[caption id="attachment_969" align="aligncenter" width="1000"] Beautiful woman with glass of water over white[/caption] If spending less money on corrective dental treatments and maintaining a healthier smile in the new year is...
Our teeth do a great job of getting through daily tasks like speaking, chewing, and smiling. But their roles don’t end with routine activities. The appearance, health, and state of your smile can indicate much larger aspects of your personality and what your life might be like. And when you meet someone new, it’s these factors that they’ll be evaluating when forming a first impression.
Making sure your smile is both attractive and healthy can help you achieve success, both in these interactions and on a larger scale. Scroll down to learn more about what your teeth are telling the world around you, and get in touch if you’re interested in cosmetic dentistry or treating existing dental problems. The sooner you get your grin in shape, the better!
Hidden Information Within Your Smile
- Your relationship success – A 2009 study showed that the way people smile in photographs when young is actually correlated to their eventual success in marriage. By rating smile intensity in college yearbook photos, researchers found that bigger smilers were less likely to divorce down the line, while more solemn individuals were more likely. Another study of childhood photos of participants over 65 showed similar results. This might be related to an inherent “smiliness” being associated with a lower-key, happy-go-lucky approach to life. Bigger smilers may also attract happier partners, with whom they have a happier marriage.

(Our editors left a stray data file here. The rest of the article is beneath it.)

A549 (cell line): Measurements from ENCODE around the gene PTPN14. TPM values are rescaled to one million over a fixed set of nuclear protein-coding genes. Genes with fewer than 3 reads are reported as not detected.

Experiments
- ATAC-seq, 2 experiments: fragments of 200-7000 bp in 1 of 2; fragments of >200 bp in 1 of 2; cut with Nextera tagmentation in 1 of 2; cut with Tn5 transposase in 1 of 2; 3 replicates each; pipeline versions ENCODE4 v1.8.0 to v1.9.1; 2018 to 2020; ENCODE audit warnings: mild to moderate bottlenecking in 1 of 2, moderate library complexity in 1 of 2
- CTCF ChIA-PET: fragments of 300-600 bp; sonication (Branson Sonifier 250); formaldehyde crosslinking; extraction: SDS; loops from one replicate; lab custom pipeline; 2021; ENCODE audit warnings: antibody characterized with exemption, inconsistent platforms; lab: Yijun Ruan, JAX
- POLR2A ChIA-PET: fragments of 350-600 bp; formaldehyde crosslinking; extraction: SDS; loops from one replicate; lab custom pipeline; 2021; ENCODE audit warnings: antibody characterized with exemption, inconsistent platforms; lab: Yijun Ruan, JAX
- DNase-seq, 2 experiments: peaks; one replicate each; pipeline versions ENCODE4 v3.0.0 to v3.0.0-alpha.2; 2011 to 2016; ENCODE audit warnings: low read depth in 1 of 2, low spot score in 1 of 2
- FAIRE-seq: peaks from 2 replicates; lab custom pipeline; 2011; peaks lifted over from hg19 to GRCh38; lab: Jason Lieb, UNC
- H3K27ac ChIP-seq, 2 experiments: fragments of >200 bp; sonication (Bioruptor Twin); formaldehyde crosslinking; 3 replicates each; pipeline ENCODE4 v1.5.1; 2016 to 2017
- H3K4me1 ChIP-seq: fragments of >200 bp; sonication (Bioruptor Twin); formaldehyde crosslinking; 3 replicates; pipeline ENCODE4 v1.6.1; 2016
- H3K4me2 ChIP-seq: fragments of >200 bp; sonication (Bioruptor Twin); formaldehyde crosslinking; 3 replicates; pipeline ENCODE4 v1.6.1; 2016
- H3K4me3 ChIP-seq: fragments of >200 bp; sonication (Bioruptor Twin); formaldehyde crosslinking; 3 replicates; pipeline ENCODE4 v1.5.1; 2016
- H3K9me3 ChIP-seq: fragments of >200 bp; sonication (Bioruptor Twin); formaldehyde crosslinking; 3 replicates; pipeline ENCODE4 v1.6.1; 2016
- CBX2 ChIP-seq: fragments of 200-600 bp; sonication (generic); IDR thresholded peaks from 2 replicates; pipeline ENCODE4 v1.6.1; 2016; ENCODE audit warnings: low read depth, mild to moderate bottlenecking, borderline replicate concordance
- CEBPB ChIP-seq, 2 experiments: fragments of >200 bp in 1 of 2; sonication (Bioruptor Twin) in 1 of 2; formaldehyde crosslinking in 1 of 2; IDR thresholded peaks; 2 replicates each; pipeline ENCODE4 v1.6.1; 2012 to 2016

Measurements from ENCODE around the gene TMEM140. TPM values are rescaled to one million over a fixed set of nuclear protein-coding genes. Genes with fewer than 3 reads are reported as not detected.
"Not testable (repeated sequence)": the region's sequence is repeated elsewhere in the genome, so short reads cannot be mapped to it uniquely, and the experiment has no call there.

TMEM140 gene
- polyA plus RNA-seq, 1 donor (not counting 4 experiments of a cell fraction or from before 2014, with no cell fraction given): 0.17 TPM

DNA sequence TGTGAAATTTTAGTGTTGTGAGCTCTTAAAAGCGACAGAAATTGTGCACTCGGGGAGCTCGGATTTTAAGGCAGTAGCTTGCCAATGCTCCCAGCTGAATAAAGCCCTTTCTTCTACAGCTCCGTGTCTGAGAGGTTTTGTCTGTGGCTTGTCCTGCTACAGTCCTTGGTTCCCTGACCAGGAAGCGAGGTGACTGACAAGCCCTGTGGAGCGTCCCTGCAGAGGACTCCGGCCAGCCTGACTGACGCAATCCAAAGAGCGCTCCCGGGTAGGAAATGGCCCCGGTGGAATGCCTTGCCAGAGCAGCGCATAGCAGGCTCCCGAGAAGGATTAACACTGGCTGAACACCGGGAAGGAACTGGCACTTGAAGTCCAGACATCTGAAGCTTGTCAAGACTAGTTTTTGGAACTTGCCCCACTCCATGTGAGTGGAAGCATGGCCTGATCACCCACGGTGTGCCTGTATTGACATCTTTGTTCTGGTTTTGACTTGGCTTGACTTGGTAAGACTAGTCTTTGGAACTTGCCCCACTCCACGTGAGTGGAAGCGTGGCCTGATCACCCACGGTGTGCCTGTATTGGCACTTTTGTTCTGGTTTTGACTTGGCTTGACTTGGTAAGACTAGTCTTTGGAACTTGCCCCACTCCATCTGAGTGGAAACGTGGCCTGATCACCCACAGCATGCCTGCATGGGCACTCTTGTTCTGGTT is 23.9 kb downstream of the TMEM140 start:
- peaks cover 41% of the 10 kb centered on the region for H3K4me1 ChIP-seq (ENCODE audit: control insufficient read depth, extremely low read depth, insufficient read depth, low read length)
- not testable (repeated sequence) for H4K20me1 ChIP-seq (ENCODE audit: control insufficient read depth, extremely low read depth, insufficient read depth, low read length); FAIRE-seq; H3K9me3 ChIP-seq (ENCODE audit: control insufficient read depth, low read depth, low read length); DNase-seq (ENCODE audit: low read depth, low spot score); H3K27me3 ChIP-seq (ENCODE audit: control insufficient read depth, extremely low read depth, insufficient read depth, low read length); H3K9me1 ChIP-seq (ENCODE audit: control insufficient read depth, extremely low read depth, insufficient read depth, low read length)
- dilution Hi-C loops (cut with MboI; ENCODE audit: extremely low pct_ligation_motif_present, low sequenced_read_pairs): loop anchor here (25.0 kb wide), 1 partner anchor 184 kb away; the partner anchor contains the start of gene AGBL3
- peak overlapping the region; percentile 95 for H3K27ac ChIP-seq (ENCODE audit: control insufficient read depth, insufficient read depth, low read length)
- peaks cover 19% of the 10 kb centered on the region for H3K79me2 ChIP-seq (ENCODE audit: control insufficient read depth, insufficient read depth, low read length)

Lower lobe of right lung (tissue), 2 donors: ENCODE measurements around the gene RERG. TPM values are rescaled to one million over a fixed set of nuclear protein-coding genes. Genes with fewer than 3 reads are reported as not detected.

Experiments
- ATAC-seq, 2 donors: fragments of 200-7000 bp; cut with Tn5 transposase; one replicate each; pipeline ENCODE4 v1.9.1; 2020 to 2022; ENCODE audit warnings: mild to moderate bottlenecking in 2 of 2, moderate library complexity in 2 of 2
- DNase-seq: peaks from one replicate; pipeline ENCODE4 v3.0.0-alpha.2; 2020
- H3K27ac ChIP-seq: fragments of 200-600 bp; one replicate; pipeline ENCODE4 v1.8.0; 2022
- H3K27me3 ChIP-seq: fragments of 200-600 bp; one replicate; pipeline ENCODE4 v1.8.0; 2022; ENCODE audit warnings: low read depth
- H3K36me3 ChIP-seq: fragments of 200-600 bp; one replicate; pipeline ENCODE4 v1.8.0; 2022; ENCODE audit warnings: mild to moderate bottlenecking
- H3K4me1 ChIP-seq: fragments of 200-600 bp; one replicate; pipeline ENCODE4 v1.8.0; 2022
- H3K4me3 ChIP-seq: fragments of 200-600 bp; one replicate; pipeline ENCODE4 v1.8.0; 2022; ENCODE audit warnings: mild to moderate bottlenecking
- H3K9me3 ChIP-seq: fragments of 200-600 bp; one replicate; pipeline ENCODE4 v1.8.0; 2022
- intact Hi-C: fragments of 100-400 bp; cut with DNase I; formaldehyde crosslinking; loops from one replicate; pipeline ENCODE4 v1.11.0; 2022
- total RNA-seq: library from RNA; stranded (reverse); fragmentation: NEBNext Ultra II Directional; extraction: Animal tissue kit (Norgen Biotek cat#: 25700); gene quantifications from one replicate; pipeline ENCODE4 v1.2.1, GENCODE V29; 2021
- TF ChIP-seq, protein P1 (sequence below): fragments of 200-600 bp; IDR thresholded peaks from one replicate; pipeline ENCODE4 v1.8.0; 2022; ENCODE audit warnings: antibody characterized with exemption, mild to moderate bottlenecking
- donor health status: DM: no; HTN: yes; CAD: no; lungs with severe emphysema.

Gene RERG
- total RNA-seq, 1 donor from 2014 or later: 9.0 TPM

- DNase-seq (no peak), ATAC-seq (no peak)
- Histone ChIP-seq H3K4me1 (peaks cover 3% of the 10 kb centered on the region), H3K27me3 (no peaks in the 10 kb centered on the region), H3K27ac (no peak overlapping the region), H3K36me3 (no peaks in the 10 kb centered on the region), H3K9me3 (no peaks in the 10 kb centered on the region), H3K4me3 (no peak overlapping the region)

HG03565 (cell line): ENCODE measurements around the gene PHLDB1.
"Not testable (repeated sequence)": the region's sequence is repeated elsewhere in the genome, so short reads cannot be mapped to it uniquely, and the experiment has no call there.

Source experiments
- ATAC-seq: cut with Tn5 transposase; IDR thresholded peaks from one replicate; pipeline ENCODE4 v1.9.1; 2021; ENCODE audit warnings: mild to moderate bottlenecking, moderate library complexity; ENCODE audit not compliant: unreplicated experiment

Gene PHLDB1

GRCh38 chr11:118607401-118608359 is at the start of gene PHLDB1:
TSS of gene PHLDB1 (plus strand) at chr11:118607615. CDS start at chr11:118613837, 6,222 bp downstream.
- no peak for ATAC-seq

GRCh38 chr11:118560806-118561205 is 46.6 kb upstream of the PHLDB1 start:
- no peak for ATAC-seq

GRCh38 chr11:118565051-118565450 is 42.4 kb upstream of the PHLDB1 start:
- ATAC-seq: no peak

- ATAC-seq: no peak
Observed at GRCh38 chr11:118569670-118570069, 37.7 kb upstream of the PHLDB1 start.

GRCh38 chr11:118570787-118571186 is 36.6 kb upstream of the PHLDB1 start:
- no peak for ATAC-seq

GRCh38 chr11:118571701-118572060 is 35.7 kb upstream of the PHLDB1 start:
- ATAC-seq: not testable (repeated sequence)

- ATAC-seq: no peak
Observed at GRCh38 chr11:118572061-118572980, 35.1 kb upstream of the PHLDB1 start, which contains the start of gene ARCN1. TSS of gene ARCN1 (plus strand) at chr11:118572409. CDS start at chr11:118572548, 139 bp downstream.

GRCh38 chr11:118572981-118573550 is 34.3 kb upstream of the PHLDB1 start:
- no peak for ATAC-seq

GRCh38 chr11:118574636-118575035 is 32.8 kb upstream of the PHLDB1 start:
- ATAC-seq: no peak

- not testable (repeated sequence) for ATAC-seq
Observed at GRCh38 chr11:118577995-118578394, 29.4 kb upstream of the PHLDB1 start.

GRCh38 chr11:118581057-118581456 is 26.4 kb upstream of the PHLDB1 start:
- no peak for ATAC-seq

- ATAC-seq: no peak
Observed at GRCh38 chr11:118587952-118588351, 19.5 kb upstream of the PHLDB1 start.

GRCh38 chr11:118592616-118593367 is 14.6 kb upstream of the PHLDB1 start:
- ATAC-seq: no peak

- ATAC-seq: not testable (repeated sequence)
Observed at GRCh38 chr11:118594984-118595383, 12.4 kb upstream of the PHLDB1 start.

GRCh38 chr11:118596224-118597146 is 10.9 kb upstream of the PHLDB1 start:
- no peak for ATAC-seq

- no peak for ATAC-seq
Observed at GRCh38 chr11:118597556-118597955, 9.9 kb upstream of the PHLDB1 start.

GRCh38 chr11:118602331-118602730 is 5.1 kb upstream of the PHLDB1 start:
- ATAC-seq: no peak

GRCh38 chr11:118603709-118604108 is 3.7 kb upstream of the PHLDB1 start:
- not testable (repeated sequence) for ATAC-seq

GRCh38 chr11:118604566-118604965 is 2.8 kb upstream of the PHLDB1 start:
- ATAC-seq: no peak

- Fertility – Women with gum disease take an average of 2 additional months to conceive than those without. The link is likely related to increased inflammation caused by gum disease, which can be mirrored elsewhere in the body. With the other diseases that may also impact gum disease, it’s wiser than ever to stay vigilant and avoid gingivitis.
- Finances – A 2012 study examined teenagers’ smiles and then checked them against their earnings by the age of 29. Findings showed that happy, smiley teens earned 10% more than average, with straight-faced teens earning 30% less. This may be related to smiles’ roles in lowering anxiety and stress, with happy people having more mental space to focus on their careers.
- Status – Smiles can show how powerful and popular you really are. A 1998 study found that successful people were more likely to smile when they felt happy, as opposed to smiling when they felt it was necessary for the social or professional setting. In essence, more powerful people have the choice of smiling only when they want to, giving them an air of authority and command.
- Physical strength – A study of professional MMA fighters showed that those who smiled before a match were more likely to lose. This is probably an effect of smiling being related to a lack of dominance or aggression. Those watching the fighters were also surveyed, and while they found the fighters who smiles to be more trustworthy, they also saw them as less physically dominant.